An F-35B in testing. Lockheed Martin photo

Marines’ Stealth Fighter Repeating Navy Jet’s Embarrassing History

F-35B making same mistakes as canceled A-12, test pilot Chip Dudderar warned


In 2010 air power consultant Dudderar, a retired Navy test pilot, penned informal, unclassified analyses for several admirals outlining the problems with the stealthy F-35 Joint Strike Fighter. Dudderar focused his attention on the Marines’ F-35B jump jet model.

Read the first analysis here. What follows is the second of Dudderar’s warnings to the Navy, edited for length, style and clarity.


The Pentagon’s new F-35 Joint Strike Fighter is the biggest weapons development in history — and one of the most important.

But it’s not without precedent, especially in all the ways it’s going wrong. The JSF’s vertical-landing F-35B model, in particular, is repeating the same mistakes that doomed the Navy’s A-12 Avenger stealth attack plane in the late 1980s and early ‘90s.

I should know. I piloted Navy warplanes over a 28-year career that included operational flying and testing. I flew in Vietnam. I flew light-attack and strike fighters for most of three decades. I flew the AV-8A Harrier operationally on exchange duty with the U.S. Marine Corps for three years.

I had three tours of duty participating in the flight testing of every tactical jet flown by the Navy and Marines in the 1970s, ‘80s and ‘90s. I flew many airplanes belonging to the other military branches as well as those of our allies.

And after leaving active duty I extensively studied the A-12, which went down in flames in 1991 after contractors McDonnell Douglas and General Dynamics copped to weight increases, budget overruns and schedule delays. The bill totaled nearly $2 billion. But it could have exceeded $50 billion if development had continued.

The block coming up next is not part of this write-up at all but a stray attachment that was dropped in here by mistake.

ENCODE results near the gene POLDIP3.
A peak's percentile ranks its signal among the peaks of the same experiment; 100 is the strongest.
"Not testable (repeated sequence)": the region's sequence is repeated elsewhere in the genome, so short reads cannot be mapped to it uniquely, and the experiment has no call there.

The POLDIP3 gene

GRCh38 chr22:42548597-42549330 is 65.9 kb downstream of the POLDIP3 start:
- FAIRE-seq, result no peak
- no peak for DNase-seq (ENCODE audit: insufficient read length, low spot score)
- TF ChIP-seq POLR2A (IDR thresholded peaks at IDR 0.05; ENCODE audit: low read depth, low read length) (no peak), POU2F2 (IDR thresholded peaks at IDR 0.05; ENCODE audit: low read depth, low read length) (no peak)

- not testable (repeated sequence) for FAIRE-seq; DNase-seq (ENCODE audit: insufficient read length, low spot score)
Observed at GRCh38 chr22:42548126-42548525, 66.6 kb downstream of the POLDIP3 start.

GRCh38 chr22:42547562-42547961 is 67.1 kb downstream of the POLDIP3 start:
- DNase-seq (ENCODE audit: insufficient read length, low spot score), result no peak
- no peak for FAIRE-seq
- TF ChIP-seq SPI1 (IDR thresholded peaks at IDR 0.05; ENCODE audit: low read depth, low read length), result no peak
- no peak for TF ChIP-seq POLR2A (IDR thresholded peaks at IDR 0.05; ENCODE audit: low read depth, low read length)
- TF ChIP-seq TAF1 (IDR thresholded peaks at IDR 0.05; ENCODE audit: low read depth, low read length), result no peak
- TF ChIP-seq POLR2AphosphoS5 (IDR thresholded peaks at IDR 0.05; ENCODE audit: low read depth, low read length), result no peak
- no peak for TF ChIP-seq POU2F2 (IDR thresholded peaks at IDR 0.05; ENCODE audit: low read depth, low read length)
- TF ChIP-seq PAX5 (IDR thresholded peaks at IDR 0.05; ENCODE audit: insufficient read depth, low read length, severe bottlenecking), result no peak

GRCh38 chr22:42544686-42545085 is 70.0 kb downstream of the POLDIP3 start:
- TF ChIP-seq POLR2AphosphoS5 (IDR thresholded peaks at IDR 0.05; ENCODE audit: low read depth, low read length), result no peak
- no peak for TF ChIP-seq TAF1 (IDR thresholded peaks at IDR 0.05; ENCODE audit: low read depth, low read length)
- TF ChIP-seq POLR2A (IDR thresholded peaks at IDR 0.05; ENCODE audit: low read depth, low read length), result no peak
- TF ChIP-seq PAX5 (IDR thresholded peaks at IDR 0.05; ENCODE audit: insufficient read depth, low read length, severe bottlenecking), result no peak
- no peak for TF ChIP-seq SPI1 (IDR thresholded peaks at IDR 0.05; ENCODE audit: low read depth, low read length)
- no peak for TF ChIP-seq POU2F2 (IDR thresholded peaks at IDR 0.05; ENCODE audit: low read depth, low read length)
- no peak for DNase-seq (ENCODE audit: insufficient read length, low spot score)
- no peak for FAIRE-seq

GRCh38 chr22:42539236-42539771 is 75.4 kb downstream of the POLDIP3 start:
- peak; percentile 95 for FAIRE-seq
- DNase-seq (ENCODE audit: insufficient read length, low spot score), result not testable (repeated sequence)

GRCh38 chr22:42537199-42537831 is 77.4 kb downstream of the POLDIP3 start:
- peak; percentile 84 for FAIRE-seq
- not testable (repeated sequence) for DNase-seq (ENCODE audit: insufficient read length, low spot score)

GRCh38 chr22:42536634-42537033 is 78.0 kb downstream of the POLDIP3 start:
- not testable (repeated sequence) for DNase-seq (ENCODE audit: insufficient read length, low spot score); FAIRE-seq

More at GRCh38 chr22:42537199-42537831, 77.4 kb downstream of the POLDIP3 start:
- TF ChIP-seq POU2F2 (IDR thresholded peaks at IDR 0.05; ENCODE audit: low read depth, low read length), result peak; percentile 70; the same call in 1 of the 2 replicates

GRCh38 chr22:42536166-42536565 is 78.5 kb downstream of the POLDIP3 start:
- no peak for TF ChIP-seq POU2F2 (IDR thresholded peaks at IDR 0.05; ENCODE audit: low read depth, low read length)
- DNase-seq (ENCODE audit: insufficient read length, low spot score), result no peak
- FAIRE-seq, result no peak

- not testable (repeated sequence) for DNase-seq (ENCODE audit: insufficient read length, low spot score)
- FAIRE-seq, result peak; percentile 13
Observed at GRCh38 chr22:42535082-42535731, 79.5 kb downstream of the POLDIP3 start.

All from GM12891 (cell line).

As an expert witness for the Department of Justice for five years, I analyzed the technical and programmatic flaws of the doomed A-12 effort to a degree that was not even possible for contemporary participants in the program, due to the security classification.

Looking back, I realize that the A-12 and F-35 programs share several remarkable and disturbing similarities.

A-12 concept. Via Wikimedia Commons

Parallel paths to perdition

The A-12 was conceived to apply a single technological trait — low observability (LO), or stealth — for somewhat uncertain mission enhancements. In the process of applying LO, the airplane had to suffer some flying quality and performance penalties that significantly reduced its flexibility and range of mission capability, therefore narrowing its utility to the Navy.

But the Navy and industry fell in love with LO as an end in itself and forgot that this airplane had to succeed in day-to-day operations in the uncompromising environment aboard a ship. The A-12 contractors promised miracles knowing that they could not deliver in the time and with the money they bid for the program. The A-12 pitted the Navy against their industry partners in a nasty battle over cost, schedule and performance that resulted in a fatal loss of candor and intellectual honesty.

In desperation to save the failing program — although one could fairly argue that it was doomed from its very first day — both parties fudged their cost and program risk estimates and passed along that bad data to the public and to program oversight bodies. Basically, they lied.